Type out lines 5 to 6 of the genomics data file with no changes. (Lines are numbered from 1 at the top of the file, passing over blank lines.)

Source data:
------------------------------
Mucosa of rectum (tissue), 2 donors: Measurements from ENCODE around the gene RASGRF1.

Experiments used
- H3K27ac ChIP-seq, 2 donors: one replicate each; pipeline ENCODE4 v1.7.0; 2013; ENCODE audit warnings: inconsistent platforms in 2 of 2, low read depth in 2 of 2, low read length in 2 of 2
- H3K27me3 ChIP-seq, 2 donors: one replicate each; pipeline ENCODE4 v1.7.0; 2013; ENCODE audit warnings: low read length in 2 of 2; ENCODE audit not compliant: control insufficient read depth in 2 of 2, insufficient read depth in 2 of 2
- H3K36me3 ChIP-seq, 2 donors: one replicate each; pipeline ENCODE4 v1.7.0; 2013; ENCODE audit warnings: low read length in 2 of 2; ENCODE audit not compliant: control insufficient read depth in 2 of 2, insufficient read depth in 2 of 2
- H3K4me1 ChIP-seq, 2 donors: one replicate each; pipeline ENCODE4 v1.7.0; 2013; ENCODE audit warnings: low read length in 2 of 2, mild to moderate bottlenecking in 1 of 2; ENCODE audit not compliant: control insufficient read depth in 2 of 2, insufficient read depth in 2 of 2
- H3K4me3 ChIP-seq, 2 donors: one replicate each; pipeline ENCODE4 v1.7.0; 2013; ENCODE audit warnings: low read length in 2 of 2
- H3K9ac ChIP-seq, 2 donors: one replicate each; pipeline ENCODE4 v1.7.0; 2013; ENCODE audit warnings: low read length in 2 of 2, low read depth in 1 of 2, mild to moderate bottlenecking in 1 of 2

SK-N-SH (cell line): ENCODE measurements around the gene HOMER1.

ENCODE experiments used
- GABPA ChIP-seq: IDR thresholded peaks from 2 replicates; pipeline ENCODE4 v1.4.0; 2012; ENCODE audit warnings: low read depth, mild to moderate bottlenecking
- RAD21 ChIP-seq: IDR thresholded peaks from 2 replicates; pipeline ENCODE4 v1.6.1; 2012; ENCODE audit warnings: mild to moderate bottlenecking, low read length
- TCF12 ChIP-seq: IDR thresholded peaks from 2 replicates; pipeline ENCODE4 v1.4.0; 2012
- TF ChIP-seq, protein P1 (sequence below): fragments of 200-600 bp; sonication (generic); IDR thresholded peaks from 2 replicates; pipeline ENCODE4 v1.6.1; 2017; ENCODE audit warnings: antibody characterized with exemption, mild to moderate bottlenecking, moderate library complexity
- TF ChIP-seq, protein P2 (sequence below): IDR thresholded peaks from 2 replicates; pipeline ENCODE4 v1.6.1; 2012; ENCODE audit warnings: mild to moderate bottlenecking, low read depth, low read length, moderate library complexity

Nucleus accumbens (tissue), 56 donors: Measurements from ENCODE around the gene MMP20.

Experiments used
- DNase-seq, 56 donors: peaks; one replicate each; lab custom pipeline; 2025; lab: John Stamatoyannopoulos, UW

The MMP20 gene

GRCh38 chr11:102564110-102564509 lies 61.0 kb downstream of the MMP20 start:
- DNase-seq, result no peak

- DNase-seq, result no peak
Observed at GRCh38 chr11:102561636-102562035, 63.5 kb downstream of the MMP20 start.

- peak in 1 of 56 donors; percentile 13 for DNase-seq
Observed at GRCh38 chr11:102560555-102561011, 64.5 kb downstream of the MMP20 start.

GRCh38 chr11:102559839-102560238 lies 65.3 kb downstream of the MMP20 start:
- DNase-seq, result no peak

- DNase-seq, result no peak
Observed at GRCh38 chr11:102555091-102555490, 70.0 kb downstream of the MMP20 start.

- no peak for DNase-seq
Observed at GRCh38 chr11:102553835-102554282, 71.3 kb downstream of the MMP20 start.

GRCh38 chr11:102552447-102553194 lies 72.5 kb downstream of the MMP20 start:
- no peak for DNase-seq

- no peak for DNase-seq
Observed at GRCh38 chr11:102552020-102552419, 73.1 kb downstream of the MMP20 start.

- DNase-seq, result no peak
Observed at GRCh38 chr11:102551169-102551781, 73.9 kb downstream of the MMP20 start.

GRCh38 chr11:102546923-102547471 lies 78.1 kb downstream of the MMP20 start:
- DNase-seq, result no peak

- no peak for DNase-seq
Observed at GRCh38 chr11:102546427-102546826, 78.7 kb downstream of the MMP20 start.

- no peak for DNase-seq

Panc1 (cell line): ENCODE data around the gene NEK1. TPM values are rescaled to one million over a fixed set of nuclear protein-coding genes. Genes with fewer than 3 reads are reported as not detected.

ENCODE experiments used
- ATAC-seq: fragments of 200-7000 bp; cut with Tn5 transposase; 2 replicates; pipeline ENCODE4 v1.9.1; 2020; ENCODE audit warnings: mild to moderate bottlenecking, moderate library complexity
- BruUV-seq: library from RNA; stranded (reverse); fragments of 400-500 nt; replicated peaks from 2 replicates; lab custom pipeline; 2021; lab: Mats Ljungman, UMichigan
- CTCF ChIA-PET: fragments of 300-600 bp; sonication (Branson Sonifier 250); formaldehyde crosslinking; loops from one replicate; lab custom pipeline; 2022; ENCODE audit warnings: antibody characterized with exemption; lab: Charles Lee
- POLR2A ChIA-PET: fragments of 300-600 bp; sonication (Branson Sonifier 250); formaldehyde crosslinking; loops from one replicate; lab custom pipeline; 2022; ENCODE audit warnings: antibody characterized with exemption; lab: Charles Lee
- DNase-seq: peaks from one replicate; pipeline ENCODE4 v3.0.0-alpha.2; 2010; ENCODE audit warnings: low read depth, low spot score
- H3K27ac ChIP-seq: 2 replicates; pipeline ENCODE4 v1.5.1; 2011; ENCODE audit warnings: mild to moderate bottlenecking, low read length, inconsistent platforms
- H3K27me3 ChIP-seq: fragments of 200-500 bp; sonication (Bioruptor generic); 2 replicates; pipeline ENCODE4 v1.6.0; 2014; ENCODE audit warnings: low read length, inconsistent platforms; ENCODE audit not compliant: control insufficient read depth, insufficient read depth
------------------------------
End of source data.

- H3K36me3 ChIP-seq, 2 donors: one replicate each; pipeline ENCODE4 v1.7.0; 2013; ENCODE audit warnings: low read length in 2 of 2; ENCODE audit not compliant: control insufficient read depth in 2 of 2, insufficient read depth in 2 of 2
- H3K4me1 ChIP-seq, 2 donors: one replicate each; pipeline ENCODE4 v1.7.0; 2013; ENCODE audit warnings: low read length in 2 of 2, mild to moderate bottlenecking in 1 of 2; ENCODE audit not compliant: control insufficient read depth in 2 of 2, insufficient read depth in 2 of 2